Writing a Children’s Picture Book: What Choices Would You Make?

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Writing and illustrating a children’s picture book seems simple – just like writing poetry may seem simple. There aren’t very many words, right? That’s exactly why this may be the most difficult type of writing. No going off on long descriptions of character or setting. No extended dialogue. The words must be pared down and spare. In telling a story to young children, the arc of the plot must happen quickly. And in picture books, the illustrations also tell the story – they’re not just something to look at, but they fill in where the words leave off, they support the action and they create texture and emotion. As someone who has written and illustrated three picture books (May Finds Her Way, That Is a Hat, and Prince of the Prairie), I can tell you, at least for me, it isn’t simple. Choices are made all along the way.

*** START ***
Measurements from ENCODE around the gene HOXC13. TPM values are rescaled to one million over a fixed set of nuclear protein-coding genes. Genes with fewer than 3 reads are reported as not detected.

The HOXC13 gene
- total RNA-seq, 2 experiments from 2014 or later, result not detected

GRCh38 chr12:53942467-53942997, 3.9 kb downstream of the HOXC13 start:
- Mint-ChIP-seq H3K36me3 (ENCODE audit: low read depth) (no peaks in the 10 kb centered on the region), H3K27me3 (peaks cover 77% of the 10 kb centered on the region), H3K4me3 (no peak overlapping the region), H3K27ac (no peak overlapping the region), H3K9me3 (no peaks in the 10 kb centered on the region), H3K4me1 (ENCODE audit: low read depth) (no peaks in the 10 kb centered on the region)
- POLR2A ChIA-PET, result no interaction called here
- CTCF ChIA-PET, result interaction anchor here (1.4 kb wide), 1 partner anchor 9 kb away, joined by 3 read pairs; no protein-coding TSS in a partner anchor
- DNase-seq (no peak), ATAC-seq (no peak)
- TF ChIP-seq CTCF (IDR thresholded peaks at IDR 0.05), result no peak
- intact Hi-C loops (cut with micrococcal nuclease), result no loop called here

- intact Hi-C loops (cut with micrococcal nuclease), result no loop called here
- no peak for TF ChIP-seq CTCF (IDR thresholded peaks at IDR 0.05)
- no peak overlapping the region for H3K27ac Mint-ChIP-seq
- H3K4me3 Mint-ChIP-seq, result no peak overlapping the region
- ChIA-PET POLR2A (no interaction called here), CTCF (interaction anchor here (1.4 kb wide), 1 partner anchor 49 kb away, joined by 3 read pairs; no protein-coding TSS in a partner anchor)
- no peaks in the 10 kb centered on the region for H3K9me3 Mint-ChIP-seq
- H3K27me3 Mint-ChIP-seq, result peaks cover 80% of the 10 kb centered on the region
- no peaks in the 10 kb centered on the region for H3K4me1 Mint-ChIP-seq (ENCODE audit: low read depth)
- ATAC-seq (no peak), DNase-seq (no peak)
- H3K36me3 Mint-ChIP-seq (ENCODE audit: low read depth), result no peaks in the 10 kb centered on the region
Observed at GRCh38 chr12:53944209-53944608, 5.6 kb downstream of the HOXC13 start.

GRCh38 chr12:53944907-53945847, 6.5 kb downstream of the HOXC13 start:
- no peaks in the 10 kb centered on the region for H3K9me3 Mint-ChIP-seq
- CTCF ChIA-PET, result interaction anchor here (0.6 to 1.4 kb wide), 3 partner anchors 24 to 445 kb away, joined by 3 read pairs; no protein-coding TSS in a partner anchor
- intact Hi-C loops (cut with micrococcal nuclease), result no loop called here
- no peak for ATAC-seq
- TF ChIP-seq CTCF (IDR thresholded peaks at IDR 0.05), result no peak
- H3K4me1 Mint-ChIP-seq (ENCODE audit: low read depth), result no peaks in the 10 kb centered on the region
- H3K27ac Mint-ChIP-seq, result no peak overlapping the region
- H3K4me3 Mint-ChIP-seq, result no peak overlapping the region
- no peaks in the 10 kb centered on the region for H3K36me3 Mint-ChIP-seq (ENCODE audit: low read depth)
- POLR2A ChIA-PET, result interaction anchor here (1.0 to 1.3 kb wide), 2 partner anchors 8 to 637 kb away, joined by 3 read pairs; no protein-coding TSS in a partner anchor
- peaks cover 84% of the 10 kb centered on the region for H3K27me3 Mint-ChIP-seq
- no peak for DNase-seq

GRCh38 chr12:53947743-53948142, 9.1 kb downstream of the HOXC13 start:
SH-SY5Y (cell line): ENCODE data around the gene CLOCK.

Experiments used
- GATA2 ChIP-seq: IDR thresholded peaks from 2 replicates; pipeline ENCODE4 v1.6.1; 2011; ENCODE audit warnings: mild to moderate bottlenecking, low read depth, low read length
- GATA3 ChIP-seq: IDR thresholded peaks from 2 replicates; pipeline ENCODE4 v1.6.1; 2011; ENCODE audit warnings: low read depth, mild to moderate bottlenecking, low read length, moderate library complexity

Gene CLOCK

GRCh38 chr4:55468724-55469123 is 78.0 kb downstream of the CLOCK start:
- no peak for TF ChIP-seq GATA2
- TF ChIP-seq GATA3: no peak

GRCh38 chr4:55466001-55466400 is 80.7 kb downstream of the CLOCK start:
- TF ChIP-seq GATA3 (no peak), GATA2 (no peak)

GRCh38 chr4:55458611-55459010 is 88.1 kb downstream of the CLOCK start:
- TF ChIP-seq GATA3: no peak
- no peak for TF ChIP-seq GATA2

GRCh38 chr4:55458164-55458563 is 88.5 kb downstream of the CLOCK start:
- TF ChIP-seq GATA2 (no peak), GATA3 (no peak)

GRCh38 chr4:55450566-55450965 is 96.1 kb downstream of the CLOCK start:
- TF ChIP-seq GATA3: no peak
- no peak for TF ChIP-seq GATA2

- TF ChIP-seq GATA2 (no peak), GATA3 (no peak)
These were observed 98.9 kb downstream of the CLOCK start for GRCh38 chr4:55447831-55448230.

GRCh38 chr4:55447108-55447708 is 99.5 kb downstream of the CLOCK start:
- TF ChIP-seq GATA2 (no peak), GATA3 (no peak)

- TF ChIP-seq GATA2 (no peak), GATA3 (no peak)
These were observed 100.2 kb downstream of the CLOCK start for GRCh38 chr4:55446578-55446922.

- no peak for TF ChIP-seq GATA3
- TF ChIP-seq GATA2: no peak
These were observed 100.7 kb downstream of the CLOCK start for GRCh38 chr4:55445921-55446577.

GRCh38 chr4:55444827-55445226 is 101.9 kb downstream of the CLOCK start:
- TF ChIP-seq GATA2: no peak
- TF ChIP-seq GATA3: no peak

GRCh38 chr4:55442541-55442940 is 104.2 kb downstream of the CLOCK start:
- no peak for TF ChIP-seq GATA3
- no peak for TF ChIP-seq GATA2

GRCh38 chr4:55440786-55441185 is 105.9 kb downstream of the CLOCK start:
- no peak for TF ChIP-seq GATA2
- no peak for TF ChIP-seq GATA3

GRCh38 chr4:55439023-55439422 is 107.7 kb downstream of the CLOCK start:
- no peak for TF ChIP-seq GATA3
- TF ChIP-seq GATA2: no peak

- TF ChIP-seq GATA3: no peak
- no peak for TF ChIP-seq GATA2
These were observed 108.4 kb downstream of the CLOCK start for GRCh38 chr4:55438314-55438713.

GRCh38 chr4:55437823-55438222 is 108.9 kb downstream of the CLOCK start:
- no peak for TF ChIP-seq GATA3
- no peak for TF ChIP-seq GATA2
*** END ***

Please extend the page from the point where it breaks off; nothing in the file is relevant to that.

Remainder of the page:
Tomorrow, Wed., Feb. 17, from noon to 1 p.m., I have the pleasure of interviewing the authors and the illustrator of OPAL’S GREENWOOD OASIS, by Najah-Amatullah Hylton and Quraysh Ali Lansana, illustrated by Skip Hill, a children’s picture book set in Tulsa’s Greenwood district around the time of the Tulsa Race Massacre.

I’m not going to describe the plot of OPAL because if you haven’t read the book, or the interviews with the authors and illustrators, I don’t want to be a spoiler. I’ll talk with the trio of collaborators about the choices they made in writing and illustrating the book and how they came to collaborate. Did they put Opal in the middle of a horrific event?

I also want to talk about the process of writing and illustrating a book for children. You may have questions or comments as well, so I hope you’ll join us! You’ll have an opportunity to ask those questions in real time as we have our conversation.

This event, a collaboration of TulsaKids Media, OSU-Tulsa and the Tri-City Collective, is part of a monthly Facebook Live series called DISMANTLING RACISM. Go to TulsaKids’ Facebook or OSU-Tulsa’s Facebook at noon, Feb. 17. If you can’t join live, you can still watch the interview after the event.

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Categories: Editor’s Blog